The Sports Law Review is intended as a practical, business-focused legal guide for all relevant stakeholder groups in the area of sports, including sports business entities, sports federations, sports clubs and athletes. Its goal is to provide an analysis of recent developments and their effects on the sports law sector in 18 jurisdictions. It will serve as a guidebook for practitioners as to how a selected range of legal topics is dealt with under various national laws.
The overriding theme of the last 12 months is that of continuing regulatory change in the private wealth arena. A sense of increasing pace and convergence in particular stand out in comparison with earlier years. The pace component is best seen in the introduction of new regimes or the updating of existing rules. The theme of convergence is based upon how centrally significant the concept of ‘beneficial ownership’ is becoming to many of the initiatives. A third strand is an increasing divergence between the European Union and the United States in this arena:
the European Union continues to force the pace on transparency, while the United States proceeds at a much more leisurely speed and gives greater weight to privacy concerns than its European neighbours.
Executive remuneration encompasses a diverse range of practices and is consequently influenced by many different areas of the law, including tax, employment, securities and other aspects of corporate law. We have structured this book with the intention of providing readers with an overview of these areas of law as they relate to the field of executive remuneration. We hope that readers find the following discussion of the various tax, statutory, regulatory and supervisory rules and authorities instructive.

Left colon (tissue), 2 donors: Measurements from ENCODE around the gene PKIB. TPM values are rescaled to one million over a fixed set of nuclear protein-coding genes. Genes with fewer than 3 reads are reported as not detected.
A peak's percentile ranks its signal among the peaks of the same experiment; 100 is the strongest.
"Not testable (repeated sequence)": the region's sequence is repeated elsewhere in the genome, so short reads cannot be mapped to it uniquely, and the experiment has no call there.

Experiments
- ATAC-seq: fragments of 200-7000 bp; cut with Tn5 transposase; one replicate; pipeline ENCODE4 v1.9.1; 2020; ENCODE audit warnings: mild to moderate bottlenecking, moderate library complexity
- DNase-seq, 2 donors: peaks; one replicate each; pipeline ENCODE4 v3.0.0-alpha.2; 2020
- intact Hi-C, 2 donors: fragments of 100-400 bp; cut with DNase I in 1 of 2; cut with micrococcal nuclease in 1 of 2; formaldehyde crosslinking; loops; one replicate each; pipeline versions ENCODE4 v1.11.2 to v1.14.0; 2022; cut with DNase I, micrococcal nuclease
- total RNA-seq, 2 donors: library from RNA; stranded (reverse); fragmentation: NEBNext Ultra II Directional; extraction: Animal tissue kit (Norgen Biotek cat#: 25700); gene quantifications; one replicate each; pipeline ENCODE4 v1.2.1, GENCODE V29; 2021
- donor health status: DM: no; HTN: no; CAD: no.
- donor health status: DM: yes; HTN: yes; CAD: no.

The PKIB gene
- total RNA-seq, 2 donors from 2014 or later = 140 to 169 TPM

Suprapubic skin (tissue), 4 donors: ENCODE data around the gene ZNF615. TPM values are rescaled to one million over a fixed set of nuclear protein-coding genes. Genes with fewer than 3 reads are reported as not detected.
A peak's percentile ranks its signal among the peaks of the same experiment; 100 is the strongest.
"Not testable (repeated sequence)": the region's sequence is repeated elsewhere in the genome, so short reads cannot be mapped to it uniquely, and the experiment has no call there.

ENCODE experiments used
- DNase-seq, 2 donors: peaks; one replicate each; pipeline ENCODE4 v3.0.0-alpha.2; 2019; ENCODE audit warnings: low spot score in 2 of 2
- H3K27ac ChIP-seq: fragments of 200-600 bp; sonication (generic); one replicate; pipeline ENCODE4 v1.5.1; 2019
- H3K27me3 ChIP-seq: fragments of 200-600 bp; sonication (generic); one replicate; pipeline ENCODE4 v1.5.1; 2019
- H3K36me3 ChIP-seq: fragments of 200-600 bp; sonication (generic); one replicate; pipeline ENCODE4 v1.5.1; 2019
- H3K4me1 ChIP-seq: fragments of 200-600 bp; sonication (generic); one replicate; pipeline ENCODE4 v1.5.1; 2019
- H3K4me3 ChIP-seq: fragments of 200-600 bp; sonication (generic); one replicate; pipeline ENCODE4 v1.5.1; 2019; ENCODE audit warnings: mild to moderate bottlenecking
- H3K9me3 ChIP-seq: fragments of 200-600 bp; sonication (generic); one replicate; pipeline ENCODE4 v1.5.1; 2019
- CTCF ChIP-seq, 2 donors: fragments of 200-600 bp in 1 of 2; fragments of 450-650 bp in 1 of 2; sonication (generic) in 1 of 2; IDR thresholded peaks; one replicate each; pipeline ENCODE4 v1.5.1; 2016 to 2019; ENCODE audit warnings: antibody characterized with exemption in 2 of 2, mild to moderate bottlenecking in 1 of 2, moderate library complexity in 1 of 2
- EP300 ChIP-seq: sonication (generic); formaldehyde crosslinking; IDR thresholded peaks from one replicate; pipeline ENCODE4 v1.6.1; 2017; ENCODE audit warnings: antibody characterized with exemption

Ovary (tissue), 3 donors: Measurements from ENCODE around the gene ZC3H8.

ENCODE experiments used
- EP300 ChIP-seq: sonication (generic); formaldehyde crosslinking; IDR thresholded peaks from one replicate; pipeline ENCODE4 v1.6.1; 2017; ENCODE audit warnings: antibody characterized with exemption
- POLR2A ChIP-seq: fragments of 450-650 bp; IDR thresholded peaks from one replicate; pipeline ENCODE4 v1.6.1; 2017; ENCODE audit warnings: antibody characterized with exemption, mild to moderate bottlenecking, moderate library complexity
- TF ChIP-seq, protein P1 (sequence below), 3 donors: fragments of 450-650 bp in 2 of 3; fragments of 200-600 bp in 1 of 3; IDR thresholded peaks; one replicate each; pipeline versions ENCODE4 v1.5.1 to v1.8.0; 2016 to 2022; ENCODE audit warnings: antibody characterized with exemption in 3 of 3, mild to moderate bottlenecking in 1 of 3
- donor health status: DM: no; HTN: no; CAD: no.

Welcome to the second edition of The Healthcare Law Review. The Review provides an introduction to healthcare economies and their legal frameworks in 17 jurisdictions, with new contributions from Japan, Korea and Finland. These new chapters, together with updates to the jurisdictions previously covered in the first edition, only serve to emphasise that this is a constantly changing environment. While hugely diverse, it is possible to discern common challenges and similar approaches in very different countries.
Gambling law is an apt topic for such an analysis for a number of reasons. First, compared with some legal disciplines (such as financial regulation, digital copyright, competition or telecoms law) gambling has a very long history and deep roots in human culture and legislation.
The politics of immigration continue to dominate headlines worldwide and immigration practitioners, wherever they live, face a constant stream of political scrutiny, policy development and legislative change.
As the various editions of this book have highlighted, changes to the laws of many
jurisdictions over the past several years emphasise why we continue to consolidate and review this text to provide readers with an up-to-date reference guide.